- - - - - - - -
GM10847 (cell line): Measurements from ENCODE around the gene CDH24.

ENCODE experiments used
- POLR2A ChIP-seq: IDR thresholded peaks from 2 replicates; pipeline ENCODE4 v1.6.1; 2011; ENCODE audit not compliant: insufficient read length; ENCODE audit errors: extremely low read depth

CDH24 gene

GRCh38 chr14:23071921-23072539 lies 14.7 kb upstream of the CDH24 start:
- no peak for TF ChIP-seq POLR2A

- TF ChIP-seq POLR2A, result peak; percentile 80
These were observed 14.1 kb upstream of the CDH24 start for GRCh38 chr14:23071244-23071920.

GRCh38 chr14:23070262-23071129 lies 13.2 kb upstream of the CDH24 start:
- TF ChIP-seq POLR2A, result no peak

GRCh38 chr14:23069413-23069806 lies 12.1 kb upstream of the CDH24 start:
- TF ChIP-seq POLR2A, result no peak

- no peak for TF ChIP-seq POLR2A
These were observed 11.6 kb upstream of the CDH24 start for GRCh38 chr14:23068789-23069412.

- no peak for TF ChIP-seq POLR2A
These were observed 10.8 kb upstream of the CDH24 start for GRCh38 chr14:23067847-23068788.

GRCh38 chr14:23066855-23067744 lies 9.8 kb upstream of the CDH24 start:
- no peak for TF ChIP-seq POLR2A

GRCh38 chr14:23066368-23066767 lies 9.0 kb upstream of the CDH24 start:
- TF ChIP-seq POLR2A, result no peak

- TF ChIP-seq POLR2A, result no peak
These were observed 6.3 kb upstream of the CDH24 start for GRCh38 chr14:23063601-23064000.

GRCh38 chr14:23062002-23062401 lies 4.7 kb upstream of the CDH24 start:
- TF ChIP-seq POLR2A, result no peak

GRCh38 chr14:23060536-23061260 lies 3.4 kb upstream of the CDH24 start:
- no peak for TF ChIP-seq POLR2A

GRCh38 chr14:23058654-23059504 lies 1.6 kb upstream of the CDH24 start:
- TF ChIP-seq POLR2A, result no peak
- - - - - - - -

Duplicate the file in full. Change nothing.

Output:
GM10847 (cell line): Measurements from ENCODE around the gene CDH24.

ENCODE experiments used
- POLR2A ChIP-seq: IDR thresholded peaks from 2 replicates; pipeline ENCODE4 v1.6.1; 2011; ENCODE audit not compliant: insufficient read length; ENCODE audit errors: extremely low read depth

CDH24 gene

GRCh38 chr14:23071921-23072539 lies 14.7 kb upstream of the CDH24 start:
- no peak for TF ChIP-seq POLR2A

- TF ChIP-seq POLR2A, result peak; percentile 80
These were observed 14.1 kb upstream of the CDH24 start for GRCh38 chr14:23071244-23071920.

GRCh38 chr14:23070262-23071129 lies 13.2 kb upstream of the CDH24 start:
- TF ChIP-seq POLR2A, result no peak

GRCh38 chr14:23069413-23069806 lies 12.1 kb upstream of the CDH24 start:
- TF ChIP-seq POLR2A, result no peak

- no peak for TF ChIP-seq POLR2A
These were observed 11.6 kb upstream of the CDH24 start for GRCh38 chr14:23068789-23069412.

- no peak for TF ChIP-seq POLR2A
These were observed 10.8 kb upstream of the CDH24 start for GRCh38 chr14:23067847-23068788.

GRCh38 chr14:23066855-23067744 lies 9.8 kb upstream of the CDH24 start:
- no peak for TF ChIP-seq POLR2A

GRCh38 chr14:23066368-23066767 lies 9.0 kb upstream of the CDH24 start:
- TF ChIP-seq POLR2A, result no peak

- TF ChIP-seq POLR2A, result no peak
These were observed 6.3 kb upstream of the CDH24 start for GRCh38 chr14:23063601-23064000.

GRCh38 chr14:23062002-23062401 lies 4.7 kb upstream of the CDH24 start:
- TF ChIP-seq POLR2A, result no peak

GRCh38 chr14:23060536-23061260 lies 3.4 kb upstream of the CDH24 start:
- no peak for TF ChIP-seq POLR2A

GRCh38 chr14:23058654-23059504 lies 1.6 kb upstream of the CDH24 start:
- TF ChIP-seq POLR2A, result no peak